From what the founding Grams family calls "a gravel-floored shed of jalopies" to today's vast selection of curiosities and collectibles, the Volo Auto Museum has quite a history.
Since that humble start in 1960, the operation draws as many as 250,000 visitors each year to see a collection of 400 cars and other attractions. The roster includes '50s favorites, vehicles featured on TV and in movies, muscle cars and celebrity wheels.
Beginning next year, some of the stories behind the eclectic inventory will be shared with a national viewership, as owners said they have signed a deal with the History Channel for a new series.
The working title is "Volo's House of Cars," and the initial run will be six daytime episodes. A History Channel representative declined to comment.
"Eleven years' worth of pitching and trying to get with the right people, and it finally happened," said Brian Grams, a partner in the family business known for its many classic and historic cars. "It's been several months of legalities and red tape."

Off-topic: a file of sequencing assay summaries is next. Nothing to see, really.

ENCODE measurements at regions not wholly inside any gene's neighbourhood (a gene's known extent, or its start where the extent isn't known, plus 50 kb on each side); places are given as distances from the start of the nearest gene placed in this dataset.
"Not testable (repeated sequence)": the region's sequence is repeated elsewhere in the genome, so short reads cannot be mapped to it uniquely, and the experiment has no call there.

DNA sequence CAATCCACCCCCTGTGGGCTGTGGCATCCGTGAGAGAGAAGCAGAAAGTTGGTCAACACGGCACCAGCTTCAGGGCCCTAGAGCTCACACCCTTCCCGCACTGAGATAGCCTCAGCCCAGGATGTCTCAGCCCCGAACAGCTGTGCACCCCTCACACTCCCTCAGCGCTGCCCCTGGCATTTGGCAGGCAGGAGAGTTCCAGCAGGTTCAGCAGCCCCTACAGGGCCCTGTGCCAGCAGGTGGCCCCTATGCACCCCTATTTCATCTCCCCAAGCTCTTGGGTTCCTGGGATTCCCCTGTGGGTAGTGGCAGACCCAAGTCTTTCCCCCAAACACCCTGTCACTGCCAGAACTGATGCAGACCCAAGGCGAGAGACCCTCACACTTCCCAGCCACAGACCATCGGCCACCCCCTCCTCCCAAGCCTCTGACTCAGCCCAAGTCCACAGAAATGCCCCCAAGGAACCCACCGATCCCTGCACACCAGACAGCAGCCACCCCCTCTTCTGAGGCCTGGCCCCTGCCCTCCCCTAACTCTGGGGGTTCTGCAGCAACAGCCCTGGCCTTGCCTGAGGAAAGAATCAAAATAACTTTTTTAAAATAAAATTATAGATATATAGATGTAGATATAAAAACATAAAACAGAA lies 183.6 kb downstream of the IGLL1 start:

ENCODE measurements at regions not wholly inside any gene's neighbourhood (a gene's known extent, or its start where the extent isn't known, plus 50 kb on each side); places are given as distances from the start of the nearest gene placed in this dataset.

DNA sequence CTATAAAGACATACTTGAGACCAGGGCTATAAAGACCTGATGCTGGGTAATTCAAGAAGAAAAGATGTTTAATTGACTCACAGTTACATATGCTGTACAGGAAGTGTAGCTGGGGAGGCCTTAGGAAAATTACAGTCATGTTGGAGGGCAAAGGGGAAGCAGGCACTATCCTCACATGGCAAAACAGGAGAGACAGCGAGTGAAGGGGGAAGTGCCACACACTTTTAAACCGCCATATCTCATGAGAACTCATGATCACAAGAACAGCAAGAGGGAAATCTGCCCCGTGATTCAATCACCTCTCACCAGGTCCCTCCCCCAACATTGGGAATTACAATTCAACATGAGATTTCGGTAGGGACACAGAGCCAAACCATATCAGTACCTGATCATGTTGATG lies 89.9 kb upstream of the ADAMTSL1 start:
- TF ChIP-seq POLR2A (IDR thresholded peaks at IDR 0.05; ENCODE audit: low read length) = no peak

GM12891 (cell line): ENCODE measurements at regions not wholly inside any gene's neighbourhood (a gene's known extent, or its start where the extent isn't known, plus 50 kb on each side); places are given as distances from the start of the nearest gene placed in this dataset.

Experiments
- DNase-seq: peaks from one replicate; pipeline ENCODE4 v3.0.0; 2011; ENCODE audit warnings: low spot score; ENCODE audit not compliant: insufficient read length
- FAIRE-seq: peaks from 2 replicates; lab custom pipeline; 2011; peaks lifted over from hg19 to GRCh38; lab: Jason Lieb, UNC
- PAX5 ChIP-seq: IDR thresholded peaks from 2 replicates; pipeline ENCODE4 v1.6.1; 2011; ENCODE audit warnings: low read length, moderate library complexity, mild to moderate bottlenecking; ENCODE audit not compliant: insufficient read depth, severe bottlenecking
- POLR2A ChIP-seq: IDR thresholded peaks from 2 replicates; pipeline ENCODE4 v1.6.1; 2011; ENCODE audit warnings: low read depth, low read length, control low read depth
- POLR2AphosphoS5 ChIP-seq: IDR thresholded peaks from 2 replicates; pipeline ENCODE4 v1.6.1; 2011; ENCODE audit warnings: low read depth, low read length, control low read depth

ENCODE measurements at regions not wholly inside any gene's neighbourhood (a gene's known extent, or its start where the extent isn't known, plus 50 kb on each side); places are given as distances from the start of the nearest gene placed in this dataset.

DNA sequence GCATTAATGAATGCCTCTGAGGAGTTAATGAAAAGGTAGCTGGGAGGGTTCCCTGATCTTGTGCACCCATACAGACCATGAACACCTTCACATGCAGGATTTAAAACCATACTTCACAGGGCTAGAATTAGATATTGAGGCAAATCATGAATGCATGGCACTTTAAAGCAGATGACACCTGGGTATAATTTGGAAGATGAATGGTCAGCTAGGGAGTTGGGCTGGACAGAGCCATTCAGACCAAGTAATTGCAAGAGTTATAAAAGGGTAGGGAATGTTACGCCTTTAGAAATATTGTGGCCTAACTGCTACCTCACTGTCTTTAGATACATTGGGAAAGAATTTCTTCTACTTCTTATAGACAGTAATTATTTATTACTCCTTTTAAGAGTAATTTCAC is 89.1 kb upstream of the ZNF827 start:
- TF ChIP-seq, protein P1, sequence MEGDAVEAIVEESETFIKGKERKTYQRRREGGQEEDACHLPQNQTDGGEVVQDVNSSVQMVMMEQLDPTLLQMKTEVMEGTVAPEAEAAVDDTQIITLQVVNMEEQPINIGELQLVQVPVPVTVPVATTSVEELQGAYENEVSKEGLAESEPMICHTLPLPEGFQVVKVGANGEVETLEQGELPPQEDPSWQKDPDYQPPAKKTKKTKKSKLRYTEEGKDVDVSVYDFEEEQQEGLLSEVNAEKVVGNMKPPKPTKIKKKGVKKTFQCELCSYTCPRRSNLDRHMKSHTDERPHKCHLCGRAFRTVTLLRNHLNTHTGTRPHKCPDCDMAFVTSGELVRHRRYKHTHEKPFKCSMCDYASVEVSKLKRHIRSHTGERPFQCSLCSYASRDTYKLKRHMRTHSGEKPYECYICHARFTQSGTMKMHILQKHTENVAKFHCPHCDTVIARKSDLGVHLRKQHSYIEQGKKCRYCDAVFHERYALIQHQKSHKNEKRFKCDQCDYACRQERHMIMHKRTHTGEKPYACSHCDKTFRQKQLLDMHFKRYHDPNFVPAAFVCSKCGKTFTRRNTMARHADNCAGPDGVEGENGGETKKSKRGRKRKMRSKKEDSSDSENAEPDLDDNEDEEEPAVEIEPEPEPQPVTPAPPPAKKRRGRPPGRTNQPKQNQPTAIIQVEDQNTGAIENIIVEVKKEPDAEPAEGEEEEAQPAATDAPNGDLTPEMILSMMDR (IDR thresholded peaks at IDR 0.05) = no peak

While Grams and the Volo Auto Museum have seen their share of film crews, this endeavor is beyond a guest spot on another show or on-site interview. The family has teamed with Miami-based Accord Productions for the half-hour episodes.
"It's very exciting for all of us. It's uncharted territory," Grams said.
Each episode will feature a main story, such as the search for a given vehicle, and two related side stories, such as its purchase or sale.
"The focal point will be the treasure hunting, so to speak," Grams said. He and his brother, Jay, will be the main characters. One story is expected to delve into Elvis Presley's personal, custom-made 1974 Cadillac DeVille station wagon, advertised as being found after 37 years.
While Brian Grams found that gem, Jay is the day-to-day forager.
"I'm the guy who goes around the country and finds these cars for sale. There are some interesting stories," Jay Grams said.
After all this time, the family is well-connected, buying and selling about 1,000 vehicles a year.
"We get them from all over the country," he said.
Filming will commence for three months this fall and is scheduled to begin Sept. 10 during the Car Corral hosted by Volo Auto Museum. During the twice-a-year event, buyers and sellers can deal with no fees or commissions.
Brian Grams said it will cost his company $500,000 to produce the six-episode series. If it fares well, the network will have the option of buying the rights.
"We hear it all the time, 'You guys should have your own show,'" he said.
Grams said the stories won't include manufactured conflict or people "throwing wrenches at each other. We have enough drama," he said.